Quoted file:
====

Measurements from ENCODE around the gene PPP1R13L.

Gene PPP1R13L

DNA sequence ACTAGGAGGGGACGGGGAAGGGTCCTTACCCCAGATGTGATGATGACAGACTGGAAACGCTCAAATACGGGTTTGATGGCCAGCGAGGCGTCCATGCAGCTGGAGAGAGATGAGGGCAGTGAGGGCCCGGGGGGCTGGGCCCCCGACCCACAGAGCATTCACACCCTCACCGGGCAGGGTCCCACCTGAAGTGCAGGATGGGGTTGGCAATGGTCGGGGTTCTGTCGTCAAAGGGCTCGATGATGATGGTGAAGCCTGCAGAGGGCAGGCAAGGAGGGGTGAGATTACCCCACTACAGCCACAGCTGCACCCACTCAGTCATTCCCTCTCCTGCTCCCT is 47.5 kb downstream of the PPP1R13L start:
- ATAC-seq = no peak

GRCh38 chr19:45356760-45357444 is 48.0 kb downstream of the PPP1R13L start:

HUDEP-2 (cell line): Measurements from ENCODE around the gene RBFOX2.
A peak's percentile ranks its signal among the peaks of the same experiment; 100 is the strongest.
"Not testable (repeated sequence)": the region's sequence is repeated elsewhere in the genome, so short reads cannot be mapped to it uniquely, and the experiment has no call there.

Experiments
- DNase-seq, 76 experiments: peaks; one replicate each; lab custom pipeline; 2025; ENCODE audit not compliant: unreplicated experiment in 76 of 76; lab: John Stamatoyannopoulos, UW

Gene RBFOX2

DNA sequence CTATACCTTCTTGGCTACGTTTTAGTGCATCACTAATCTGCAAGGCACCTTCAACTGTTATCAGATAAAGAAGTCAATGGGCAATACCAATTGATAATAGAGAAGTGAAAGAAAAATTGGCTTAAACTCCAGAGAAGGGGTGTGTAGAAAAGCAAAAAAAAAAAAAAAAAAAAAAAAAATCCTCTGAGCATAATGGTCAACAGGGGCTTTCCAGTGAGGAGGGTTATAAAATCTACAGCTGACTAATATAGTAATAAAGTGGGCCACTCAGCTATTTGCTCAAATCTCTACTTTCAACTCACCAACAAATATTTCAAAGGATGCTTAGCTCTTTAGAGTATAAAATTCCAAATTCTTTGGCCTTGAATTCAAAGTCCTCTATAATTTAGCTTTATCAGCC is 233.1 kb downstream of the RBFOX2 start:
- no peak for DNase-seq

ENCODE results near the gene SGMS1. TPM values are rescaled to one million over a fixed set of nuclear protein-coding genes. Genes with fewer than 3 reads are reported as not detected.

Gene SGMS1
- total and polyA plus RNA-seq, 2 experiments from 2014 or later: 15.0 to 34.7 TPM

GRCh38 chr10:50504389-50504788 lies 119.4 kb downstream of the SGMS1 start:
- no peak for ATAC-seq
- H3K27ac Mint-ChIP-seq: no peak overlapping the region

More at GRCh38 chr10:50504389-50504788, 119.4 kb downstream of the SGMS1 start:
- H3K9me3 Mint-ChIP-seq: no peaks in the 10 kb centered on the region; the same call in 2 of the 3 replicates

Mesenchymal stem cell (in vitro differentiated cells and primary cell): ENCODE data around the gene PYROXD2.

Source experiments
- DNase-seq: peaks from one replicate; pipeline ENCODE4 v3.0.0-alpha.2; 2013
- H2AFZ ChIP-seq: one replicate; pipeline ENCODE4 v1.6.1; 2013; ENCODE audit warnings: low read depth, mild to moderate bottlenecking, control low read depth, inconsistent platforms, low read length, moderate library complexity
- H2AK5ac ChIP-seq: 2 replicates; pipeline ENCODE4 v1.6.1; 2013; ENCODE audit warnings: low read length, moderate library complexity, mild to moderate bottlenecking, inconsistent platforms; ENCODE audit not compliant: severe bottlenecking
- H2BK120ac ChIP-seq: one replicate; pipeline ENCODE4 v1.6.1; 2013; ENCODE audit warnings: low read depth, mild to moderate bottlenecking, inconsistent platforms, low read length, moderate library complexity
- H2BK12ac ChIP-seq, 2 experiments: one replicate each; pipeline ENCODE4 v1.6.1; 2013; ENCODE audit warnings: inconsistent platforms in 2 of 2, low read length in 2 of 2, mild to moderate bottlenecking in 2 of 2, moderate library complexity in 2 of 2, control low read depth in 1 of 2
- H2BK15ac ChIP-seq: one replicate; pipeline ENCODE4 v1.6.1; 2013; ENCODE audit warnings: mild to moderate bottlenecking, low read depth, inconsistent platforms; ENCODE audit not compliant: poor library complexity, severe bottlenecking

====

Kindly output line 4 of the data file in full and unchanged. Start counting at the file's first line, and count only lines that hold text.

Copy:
- ATAC-seq = no peak